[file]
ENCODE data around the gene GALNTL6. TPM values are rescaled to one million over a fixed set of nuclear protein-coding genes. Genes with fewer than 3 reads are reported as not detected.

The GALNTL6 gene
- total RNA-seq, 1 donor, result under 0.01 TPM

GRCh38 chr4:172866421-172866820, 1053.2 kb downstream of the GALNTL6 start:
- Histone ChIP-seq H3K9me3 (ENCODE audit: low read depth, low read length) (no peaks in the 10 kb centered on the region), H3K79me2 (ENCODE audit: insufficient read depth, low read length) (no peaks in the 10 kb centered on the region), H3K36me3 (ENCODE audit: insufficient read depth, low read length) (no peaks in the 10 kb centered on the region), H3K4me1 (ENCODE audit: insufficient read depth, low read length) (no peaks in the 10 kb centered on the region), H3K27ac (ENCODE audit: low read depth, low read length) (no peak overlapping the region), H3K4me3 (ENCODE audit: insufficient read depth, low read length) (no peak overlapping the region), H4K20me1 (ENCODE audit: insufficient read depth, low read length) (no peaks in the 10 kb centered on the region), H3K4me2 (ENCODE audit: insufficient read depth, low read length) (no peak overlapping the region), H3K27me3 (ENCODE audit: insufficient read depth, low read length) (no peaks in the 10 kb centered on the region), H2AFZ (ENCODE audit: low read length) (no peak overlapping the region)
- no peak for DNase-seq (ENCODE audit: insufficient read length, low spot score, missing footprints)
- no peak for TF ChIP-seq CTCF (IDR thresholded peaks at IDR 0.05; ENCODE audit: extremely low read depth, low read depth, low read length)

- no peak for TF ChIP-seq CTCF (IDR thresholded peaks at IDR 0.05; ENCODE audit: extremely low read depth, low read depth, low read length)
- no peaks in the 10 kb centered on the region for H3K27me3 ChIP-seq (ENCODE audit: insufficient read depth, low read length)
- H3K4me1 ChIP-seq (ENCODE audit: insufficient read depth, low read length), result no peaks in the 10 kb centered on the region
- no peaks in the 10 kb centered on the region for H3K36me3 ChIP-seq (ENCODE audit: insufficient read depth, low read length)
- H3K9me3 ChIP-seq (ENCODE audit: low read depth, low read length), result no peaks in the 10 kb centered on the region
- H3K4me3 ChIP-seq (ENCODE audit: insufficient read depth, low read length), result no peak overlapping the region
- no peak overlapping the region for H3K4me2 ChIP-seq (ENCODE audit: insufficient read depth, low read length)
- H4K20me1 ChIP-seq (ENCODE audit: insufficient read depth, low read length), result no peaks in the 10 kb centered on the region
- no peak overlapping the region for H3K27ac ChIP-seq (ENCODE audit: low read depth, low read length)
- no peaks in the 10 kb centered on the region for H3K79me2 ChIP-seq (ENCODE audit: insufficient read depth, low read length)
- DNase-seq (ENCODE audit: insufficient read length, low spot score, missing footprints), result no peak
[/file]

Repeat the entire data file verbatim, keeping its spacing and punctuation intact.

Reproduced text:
ENCODE data around the gene GALNTL6. TPM values are rescaled to one million over a fixed set of nuclear protein-coding genes. Genes with fewer than 3 reads are reported as not detected.

The GALNTL6 gene
- total RNA-seq, 1 donor, result under 0.01 TPM

GRCh38 chr4:172866421-172866820, 1053.2 kb downstream of the GALNTL6 start:
- Histone ChIP-seq H3K9me3 (ENCODE audit: low read depth, low read length) (no peaks in the 10 kb centered on the region), H3K79me2 (ENCODE audit: insufficient read depth, low read length) (no peaks in the 10 kb centered on the region), H3K36me3 (ENCODE audit: insufficient read depth, low read length) (no peaks in the 10 kb centered on the region), H3K4me1 (ENCODE audit: insufficient read depth, low read length) (no peaks in the 10 kb centered on the region), H3K27ac (ENCODE audit: low read depth, low read length) (no peak overlapping the region), H3K4me3 (ENCODE audit: insufficient read depth, low read length) (no peak overlapping the region), H4K20me1 (ENCODE audit: insufficient read depth, low read length) (no peaks in the 10 kb centered on the region), H3K4me2 (ENCODE audit: insufficient read depth, low read length) (no peak overlapping the region), H3K27me3 (ENCODE audit: insufficient read depth, low read length) (no peaks in the 10 kb centered on the region), H2AFZ (ENCODE audit: low read length) (no peak overlapping the region)
- no peak for DNase-seq (ENCODE audit: insufficient read length, low spot score, missing footprints)
- no peak for TF ChIP-seq CTCF (IDR thresholded peaks at IDR 0.05; ENCODE audit: extremely low read depth, low read depth, low read length)

- no peak for TF ChIP-seq CTCF (IDR thresholded peaks at IDR 0.05; ENCODE audit: extremely low read depth, low read depth, low read length)
- no peaks in the 10 kb centered on the region for H3K27me3 ChIP-seq (ENCODE audit: insufficient read depth, low read length)
- H3K4me1 ChIP-seq (ENCODE audit: insufficient read depth, low read length), result no peaks in the 10 kb centered on the region
- no peaks in the 10 kb centered on the region for H3K36me3 ChIP-seq (ENCODE audit: insufficient read depth, low read length)
- H3K9me3 ChIP-seq (ENCODE audit: low read depth, low read length), result no peaks in the 10 kb centered on the region
- H3K4me3 ChIP-seq (ENCODE audit: insufficient read depth, low read length), result no peak overlapping the region
- no peak overlapping the region for H3K4me2 ChIP-seq (ENCODE audit: insufficient read depth, low read length)
- H4K20me1 ChIP-seq (ENCODE audit: insufficient read depth, low read length), result no peaks in the 10 kb centered on the region
- no peak overlapping the region for H3K27ac ChIP-seq (ENCODE audit: low read depth, low read length)
- no peaks in the 10 kb centered on the region for H3K79me2 ChIP-seq (ENCODE audit: insufficient read depth, low read length)
- DNase-seq (ENCODE audit: insufficient read length, low spot score, missing footprints), result no peak